All students have an unrivaled asset with unlimited creative power: the human brain.
Mathematics is a gateway subject to a vast range of fields and is a key to unlocking our full potential.
Due to deficiencies and inequities in education, the world is currently deprived of the full wealth of capabilities that are latent in every student.
Inequities in math education are of utmost concern and require MIND’s immediate focus and resolute commitment, whether those inequities arise from gender, race, ethnicity, socio-economic status, or any other dimension of diversity.
By focusing MIND’s innovation resources on eliminating inequities, we will empower the full brilliance of all students and we will also elevate math education for all students.
To address these inequities, our historical approach to teaching math in abstract problem-solving contexts is not sufficient. Our solutions must also exhibit the rich and diverse history and cultural connections of mathematics and foster positive math identities for students, families, and educators.
Mathematically equipping all students is not just for solving problems in science, technology, and engineering. Math is also a powerful driver of social change, personal growth, and the full spectrum of human creativity.
At MIND, we want our internal environment to align with what we want to see reflected in our products and our communities. The following definitions of diversity, equity, and inclusion are applicable to our organization as well as our products and services.
We will honor and represent people and contributions from a variety of races, ethnicities, sexual orientations, genders, socio-economic statuses, ages, abilities, and backgrounds
Every perspective is important, and everyone should see themselves in math
Math is from everywhere,
in everything, and for everyone
All voices are heard, and are meaningfully and authentically part of the conversation
Committing to diversity, equity, and inclusion is central to MIND’s mission – to ensure that all students are mathematically equipped to solve the world’s most challenging problems.
For years, we have prioritized our work to make ST Math effective for all students.
We’ve focused on visual learning to remove linguistic barriers. We’ve created scaffolded, mastery-based content that allows students to be successful on grade level. We’ve conducted extensive research on our efficacy. We’ve reached out to Title I schools to help them understand the benefits of ST Math. And we’ve secured donor funding to bring the program to communities that need it most.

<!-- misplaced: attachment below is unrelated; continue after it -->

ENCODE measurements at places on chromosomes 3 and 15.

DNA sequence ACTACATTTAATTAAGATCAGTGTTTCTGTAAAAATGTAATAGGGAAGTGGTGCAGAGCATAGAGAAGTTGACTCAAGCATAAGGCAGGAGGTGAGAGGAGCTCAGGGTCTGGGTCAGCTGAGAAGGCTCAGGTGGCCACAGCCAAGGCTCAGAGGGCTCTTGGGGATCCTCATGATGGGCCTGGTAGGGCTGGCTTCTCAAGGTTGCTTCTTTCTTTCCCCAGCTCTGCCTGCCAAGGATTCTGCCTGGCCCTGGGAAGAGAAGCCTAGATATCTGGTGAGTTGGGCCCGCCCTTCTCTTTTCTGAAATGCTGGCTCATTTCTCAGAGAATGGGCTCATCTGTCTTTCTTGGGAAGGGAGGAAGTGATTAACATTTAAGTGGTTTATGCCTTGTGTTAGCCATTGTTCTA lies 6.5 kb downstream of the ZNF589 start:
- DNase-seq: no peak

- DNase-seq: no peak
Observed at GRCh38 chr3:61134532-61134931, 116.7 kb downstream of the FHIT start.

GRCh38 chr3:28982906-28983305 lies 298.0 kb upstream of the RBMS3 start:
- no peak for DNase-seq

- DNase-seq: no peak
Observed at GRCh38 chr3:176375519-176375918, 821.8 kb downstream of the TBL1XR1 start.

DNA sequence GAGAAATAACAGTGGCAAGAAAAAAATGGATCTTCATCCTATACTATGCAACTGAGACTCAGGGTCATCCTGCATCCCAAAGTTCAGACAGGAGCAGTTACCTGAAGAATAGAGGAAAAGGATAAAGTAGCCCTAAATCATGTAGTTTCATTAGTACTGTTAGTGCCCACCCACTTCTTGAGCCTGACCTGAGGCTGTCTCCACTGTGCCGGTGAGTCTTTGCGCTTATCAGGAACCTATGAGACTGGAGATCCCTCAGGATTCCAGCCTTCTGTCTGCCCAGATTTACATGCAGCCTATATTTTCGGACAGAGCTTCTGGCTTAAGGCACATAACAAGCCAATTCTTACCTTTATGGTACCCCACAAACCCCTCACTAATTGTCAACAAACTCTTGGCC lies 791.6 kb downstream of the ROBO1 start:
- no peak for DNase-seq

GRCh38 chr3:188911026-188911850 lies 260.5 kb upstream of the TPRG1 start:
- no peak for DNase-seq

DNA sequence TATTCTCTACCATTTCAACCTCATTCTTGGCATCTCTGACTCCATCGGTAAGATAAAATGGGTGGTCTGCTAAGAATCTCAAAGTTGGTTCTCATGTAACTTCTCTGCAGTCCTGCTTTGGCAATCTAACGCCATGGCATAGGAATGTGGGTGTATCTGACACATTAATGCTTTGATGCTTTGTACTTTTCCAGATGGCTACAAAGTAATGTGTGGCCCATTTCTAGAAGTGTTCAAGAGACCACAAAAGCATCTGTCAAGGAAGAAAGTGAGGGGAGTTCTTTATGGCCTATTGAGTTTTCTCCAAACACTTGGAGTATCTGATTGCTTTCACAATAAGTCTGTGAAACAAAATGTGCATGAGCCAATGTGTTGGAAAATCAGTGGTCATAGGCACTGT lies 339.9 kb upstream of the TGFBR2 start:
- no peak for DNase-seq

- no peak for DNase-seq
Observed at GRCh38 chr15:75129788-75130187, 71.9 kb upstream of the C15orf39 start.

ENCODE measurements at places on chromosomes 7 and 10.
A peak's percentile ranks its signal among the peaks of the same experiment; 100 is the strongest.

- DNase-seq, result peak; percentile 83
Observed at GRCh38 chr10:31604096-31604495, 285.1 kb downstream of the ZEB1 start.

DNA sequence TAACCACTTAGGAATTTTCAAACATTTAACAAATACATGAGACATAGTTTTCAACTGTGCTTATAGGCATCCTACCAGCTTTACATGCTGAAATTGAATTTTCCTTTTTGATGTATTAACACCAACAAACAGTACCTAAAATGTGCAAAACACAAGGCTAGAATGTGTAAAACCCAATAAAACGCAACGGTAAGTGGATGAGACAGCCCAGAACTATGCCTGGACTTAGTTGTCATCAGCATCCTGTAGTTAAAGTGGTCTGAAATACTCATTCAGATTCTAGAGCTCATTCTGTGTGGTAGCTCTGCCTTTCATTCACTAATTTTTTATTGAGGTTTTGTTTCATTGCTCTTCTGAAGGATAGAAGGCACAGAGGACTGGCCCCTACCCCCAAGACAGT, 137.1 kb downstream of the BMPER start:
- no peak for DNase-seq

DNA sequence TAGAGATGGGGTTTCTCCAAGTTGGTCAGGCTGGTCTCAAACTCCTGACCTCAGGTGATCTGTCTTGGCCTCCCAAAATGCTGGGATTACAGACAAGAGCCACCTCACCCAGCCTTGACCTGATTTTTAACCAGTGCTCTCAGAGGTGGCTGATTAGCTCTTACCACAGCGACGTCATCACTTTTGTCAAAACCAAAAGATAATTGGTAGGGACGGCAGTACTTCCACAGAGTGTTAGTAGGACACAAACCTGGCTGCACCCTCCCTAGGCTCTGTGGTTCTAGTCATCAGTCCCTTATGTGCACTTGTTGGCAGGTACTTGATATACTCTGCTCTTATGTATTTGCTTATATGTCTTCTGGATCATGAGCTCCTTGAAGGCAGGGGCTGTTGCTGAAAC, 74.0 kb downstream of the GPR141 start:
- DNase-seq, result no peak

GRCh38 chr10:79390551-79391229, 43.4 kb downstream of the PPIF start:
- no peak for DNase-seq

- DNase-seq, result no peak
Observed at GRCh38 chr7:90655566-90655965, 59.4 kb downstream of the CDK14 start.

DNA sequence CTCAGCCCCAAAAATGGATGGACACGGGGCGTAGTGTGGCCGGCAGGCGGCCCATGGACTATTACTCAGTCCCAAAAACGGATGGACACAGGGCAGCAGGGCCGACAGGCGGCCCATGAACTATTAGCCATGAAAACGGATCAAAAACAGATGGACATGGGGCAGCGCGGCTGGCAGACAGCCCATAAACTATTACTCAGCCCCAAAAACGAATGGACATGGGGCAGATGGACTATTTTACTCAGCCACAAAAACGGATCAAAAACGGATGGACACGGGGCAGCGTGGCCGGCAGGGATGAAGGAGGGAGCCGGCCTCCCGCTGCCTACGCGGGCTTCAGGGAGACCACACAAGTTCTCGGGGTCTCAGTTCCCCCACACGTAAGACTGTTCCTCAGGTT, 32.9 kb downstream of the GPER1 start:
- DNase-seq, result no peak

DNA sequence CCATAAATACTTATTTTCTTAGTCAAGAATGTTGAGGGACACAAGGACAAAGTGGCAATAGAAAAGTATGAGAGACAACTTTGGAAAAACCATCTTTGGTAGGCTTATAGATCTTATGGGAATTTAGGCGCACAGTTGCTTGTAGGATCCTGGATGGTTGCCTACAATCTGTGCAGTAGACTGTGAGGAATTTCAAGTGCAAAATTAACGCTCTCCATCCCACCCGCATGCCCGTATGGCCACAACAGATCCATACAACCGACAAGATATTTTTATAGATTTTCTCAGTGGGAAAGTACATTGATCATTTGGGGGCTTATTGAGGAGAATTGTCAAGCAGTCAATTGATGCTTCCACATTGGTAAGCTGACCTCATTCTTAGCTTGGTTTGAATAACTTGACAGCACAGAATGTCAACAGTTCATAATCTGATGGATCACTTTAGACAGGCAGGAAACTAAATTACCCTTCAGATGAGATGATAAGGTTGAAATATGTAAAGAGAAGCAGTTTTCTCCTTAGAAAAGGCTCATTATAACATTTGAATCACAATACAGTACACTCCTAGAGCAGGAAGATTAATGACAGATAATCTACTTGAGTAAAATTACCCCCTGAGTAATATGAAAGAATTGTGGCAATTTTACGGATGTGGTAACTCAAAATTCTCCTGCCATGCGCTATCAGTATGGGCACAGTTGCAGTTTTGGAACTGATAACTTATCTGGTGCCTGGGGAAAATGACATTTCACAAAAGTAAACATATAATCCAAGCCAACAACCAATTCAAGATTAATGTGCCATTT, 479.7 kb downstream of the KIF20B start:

We’ve got powerful data that shows how effective ST Math is at ensuring equitable access to deep conceptual understanding.
But that’s not enough.
We’re listening, we’re learning, and we’re growing as an organization.
Today and tomorrow, we are hard at work to develop a true culturally relevant math curriculum.
A curriculum where students see their brilliance reflected back at them. A curriculum that focuses on their strengths, not their weaknesses.
For MIND, DEI is not a trend. It’s not a buzzword. And it’s not a box-checking exercise.
This is critical to our mission and we have accomplished much.
But the work is not over, and never will be over. We are always looking to grow, to learn, to iterate, and to improve in service of our students and educators.
Providing education, training, and awareness to MINDers
Ensuring equitable and diverse hiring practices
Cultivating company culture and connection in many ways, including employee-led affinity groups
Actively engaging in conversations, practices, and celebrations that uplift the full and diverse spectrum of MIND and the communities we serve
Ensuring students see themselves as mathematicians and are equipped to solve the world’s most challenging problems
Empowering educators to see themselves as change agents to bring equity and inclusion into their classrooms
Partnering with donors that share our vision for math education
Viewing our students and communities from an asset-based lens because we see the strength and math capabilities inherent
Developing culturally relevant
Creating robust learning experiences that share the global history of math and our students’ rich inheritance
Designing for all instead of the average – measuring student success in math based on the average can miss how we are failing certain groups
Shifting from a deficit to an asset lens and implementing a strength-based approach at scale
Establishing and applying a DEI standards framework to our products and services, to include assessment and evaluation
When it comes to DEI for math education, it’s not just about modifying some of our internal practices, or adding new products and offerings to our line up.
It’s about changing the narrative for students, educators, families, and communities.
“Who can do math?
“Who contributes to math?”
“Who are the math powerhouses?”
The answer in each case for every student should be: “Me!”